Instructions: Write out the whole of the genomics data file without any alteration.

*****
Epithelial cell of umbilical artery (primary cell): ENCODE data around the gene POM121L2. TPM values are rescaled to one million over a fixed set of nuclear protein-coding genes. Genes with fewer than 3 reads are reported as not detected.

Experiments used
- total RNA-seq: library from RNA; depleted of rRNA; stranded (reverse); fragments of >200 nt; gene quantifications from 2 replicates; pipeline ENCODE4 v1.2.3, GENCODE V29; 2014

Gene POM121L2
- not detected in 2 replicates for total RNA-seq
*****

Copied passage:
Epithelial cell of umbilical artery (primary cell): ENCODE data around the gene POM121L2. TPM values are rescaled to one million over a fixed set of nuclear protein-coding genes. Genes with fewer than 3 reads are reported as not detected.

Experiments used
- total RNA-seq: library from RNA; depleted of rRNA; stranded (reverse); fragments of >200 nt; gene quantifications from 2 replicates; pipeline ENCODE4 v1.2.3, GENCODE V29; 2014

Gene POM121L2
- not detected in 2 replicates for total RNA-seq